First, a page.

Is it just me or is it really easy to overcommit and find yourself neck-deep in obligations before you realize what's going on? You feel super-busy (not in a good way) and are becoming increasingly irritable. Something's gotta give, but you're a woman of your word and so your current plan is to just stick it out until....
Until what? That's the problem, isn't it? How will you escape? What exactly is your exit strategy? Chances are you haven't thought much about it other than "someday this will all be over, and I will be so relieved." As much as good things come to those who wait, great things come to those who know what they want and speak up for themselves.
You oscillate between thinking, "I said I would do this, so it's my duty to be reliable and follow through," and "OMG, this is too much for me. I'm somewhere between irritable and resentful, and any given straw could be the one that breaks the camel's back." You're suffering in silence, doing it all yourself, and secretly wishing someone would sweep in and take over for you. The thing is, nothing changes this way. You just keep pushing and hoping and suffering. And that's no way to live.
When a perfect solution doesn't spontaneously come to mind, we often squash the idea of wanting change entirely. There's this unspoken pressure to have it all figured out if you're even going to allow yourself to want something. The voice in your head, as well as the one that addresses the outside world, begins to say things like, "I don't have a choice," or, "Nobody else will do it," or, "I'm the one holding it all together, so I just have to suck it up."
It's uncomfortable to realize that things aren't going the way we'd like, and it's very common to squash it all down before it gets too real. I speak to so many women who talk themselves out of complaining, out of wanting more.
Do we not feel that we deserve better?
Are we not worthy of our own desires?
Many of us have internalized the message that it's not nice to complain. It's greedy to want more. We should always keep the peace and never rock the boat.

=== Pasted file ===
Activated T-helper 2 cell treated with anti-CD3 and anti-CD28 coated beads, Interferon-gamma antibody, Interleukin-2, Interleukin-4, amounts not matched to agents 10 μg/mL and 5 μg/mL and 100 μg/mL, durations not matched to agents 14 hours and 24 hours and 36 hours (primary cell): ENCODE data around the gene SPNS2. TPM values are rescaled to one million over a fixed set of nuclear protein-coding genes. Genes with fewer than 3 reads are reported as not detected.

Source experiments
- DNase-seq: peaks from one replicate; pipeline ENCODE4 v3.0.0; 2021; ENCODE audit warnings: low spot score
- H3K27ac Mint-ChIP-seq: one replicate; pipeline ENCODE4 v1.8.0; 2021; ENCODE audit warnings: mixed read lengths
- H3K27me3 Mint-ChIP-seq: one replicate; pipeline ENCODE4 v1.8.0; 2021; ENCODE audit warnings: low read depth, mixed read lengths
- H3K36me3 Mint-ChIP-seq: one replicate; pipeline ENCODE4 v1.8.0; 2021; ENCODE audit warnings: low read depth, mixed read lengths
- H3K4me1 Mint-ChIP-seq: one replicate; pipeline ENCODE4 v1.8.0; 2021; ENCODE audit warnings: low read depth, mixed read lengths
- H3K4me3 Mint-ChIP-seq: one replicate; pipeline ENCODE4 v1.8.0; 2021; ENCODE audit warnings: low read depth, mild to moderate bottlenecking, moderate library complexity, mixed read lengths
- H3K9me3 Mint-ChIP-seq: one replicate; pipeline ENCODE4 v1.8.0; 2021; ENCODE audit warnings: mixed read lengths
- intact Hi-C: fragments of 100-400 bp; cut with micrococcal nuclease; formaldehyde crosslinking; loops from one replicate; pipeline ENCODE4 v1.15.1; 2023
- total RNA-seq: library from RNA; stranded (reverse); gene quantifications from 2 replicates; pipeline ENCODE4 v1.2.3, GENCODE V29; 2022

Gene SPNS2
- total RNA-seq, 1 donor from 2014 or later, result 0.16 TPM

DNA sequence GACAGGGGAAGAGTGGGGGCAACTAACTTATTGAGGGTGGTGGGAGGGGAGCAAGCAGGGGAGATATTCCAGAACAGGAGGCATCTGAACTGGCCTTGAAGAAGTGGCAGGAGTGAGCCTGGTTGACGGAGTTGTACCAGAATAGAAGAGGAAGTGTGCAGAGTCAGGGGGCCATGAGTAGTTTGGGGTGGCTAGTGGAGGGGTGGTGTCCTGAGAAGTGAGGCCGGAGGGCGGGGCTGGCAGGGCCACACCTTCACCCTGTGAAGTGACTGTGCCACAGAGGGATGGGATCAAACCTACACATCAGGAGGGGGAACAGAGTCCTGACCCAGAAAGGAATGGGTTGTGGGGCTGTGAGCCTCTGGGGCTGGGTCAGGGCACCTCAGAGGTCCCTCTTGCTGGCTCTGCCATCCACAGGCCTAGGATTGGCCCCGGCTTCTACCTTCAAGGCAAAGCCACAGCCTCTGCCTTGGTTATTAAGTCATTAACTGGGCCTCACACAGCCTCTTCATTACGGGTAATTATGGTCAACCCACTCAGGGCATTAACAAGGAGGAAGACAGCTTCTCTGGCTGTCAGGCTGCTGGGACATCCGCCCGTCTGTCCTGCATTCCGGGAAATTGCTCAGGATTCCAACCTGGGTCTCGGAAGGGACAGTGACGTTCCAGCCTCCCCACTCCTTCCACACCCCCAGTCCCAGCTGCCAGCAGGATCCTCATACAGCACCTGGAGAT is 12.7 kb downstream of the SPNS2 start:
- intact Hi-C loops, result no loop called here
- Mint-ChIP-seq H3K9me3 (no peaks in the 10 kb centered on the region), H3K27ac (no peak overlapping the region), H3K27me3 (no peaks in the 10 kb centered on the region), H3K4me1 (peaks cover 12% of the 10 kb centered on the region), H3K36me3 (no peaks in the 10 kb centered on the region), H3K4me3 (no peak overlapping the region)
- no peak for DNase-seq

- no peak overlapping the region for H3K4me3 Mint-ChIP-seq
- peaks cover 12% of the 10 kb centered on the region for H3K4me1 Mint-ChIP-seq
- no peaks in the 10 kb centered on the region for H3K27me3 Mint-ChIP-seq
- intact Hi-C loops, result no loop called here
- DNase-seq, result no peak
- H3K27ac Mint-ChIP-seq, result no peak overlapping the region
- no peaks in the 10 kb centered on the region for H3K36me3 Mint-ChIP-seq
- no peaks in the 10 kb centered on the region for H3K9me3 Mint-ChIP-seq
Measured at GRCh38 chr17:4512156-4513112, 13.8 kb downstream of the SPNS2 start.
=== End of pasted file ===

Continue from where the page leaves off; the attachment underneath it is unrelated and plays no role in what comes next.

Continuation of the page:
It's so important to wade into the discomfort. Not having what we want doesn't feel good, but we've got to start somewhere. We have to give ourselves permission to want something different in the first place.
The solution won't arrive fully assembled. It's more like a dresser from Ikea - it's lovely, but when you open the box it just all seems like an intimidating mess.
In order to figure out how to complete it, you've just got to start. It will come together as you go. A stressed out mind is not a particularly creative mind.
Giving yourself the space to just explore what you want without needing to act on it helps you unplug from stress and relax open, which is when new ideas can arise.
When you find yourself stuck in a commitment with no way out, start by figuring out what you want, regardless of whether it feels realistic or not. It's not important that you know exactly how to make it happen at this stage. The main thing is to get clear on your desired outcome.
You'll know you've landed on the truth when your body physically relaxes.
There's a tangible sense of relief when we identify the truth. When you take the time to let it land in your bones, sweet relief arrives and you're out of the stress zone. From this new state, the brain is better equipped to think broadly and deeply, coming up with new ideas.
In the words of Martin Luther King Jr, "You don't have to see the whole staircase, just take the first step."